As for star sightings, Mike meet Mark Wahlberg and Leonardo DiCaprio at the nominee luncheon, commenting that Wahlberg was very friendly and that DiCaprio seemed more interested in his salad. However, Marcy, who was unable to attend the luncheon, seemed most interested in the documentary interviews that the Academy conducts. Directed by Errol Morris, using his Interrotron camera, which puts an image of the director on a screen right in front of the interviewees, the interview was a strange experience, Mike said. “It felt like they were trying to embarrass us.” Mike commented that several of the nominees felt that Morris’ interviewing style was off-putting and only made them more nervous.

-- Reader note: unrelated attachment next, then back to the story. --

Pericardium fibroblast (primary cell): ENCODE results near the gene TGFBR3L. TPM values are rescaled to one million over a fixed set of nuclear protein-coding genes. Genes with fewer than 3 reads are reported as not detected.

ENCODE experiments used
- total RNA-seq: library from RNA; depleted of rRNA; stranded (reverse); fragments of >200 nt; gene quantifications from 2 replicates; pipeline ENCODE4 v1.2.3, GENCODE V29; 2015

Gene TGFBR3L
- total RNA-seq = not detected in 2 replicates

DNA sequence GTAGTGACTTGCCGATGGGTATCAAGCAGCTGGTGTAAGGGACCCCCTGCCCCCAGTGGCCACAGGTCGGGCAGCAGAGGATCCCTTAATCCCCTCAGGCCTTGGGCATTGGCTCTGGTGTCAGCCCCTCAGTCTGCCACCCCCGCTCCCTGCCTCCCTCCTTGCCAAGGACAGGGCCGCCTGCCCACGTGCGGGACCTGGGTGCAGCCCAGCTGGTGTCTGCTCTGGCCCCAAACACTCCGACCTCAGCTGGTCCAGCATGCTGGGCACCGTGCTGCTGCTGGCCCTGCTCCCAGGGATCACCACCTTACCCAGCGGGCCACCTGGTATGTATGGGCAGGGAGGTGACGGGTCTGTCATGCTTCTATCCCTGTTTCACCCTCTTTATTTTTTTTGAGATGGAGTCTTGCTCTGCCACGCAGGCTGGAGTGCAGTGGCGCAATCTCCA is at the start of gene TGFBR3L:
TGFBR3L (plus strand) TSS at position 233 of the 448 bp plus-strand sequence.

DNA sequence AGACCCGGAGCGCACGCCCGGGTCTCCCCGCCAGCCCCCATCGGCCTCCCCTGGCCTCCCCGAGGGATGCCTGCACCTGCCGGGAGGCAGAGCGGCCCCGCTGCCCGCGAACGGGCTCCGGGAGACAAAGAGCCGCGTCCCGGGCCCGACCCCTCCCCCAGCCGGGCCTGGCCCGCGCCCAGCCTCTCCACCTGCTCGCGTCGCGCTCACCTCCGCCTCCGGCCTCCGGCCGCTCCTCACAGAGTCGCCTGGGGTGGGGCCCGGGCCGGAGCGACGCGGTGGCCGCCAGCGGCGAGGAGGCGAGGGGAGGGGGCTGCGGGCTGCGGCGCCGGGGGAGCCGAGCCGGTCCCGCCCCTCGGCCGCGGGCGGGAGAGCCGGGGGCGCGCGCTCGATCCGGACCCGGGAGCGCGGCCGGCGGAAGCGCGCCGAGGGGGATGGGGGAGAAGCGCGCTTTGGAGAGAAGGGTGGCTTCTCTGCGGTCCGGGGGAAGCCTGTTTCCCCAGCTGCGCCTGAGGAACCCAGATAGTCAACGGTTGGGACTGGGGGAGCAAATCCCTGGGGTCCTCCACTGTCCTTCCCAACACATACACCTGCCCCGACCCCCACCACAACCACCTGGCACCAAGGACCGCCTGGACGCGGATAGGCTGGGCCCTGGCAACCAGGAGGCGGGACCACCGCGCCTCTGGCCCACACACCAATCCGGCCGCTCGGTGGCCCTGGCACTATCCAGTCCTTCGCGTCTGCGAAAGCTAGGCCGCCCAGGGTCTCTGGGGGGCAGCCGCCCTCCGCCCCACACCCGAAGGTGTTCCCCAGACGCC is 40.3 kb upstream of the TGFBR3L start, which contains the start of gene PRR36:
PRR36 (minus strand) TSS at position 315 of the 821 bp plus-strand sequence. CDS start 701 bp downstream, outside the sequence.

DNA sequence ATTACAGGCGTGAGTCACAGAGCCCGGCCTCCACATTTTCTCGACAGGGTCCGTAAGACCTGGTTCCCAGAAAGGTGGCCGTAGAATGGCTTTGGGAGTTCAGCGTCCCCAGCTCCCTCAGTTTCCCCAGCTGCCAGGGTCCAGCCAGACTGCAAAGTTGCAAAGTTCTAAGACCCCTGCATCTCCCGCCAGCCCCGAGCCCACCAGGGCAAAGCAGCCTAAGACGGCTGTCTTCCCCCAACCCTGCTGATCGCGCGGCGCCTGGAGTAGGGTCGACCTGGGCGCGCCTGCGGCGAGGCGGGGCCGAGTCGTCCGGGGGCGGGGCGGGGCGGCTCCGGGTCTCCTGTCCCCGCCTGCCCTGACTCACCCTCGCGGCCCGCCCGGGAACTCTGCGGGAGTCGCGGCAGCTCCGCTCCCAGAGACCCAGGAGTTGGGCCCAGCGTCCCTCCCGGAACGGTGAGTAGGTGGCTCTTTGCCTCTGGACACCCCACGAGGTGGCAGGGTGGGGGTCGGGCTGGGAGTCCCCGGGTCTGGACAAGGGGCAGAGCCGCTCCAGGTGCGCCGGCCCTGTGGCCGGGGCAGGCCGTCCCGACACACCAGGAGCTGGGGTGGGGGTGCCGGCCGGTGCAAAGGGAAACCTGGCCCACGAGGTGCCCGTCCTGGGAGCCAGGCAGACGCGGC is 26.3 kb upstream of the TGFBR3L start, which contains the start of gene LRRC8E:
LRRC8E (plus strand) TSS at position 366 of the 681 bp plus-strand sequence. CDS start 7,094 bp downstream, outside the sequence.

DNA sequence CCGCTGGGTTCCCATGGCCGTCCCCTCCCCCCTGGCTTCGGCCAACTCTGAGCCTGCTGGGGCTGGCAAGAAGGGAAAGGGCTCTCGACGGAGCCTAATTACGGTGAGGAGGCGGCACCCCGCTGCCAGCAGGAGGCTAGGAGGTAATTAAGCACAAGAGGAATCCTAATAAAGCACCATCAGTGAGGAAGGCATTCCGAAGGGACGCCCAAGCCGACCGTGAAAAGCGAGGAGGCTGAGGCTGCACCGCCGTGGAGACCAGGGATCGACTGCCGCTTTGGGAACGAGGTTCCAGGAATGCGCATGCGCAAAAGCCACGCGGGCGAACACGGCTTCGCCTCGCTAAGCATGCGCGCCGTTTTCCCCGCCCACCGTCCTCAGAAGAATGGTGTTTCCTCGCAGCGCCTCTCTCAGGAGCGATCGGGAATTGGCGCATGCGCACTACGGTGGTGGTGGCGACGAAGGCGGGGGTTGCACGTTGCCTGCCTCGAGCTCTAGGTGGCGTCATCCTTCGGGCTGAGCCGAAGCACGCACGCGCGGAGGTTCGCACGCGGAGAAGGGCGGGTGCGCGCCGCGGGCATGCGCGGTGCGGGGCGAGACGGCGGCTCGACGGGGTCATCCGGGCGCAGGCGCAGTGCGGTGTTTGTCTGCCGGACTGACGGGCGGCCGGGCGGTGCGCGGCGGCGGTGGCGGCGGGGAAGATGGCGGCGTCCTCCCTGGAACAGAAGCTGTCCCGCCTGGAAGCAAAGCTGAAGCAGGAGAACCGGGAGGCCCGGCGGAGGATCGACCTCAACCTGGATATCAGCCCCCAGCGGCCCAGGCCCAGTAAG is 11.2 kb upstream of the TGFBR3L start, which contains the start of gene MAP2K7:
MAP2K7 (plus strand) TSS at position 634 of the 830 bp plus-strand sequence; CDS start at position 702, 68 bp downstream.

Well, it’s getting late and we have a long day tomorrow. I wonder when in the next week and a half the filmmakers will get tired of watching and talking about their films. I really am looking forward to seeing the reaction at the various studios and hear they’re questions. Oh and the reward for a busy day – a night at Skywalker Ranch.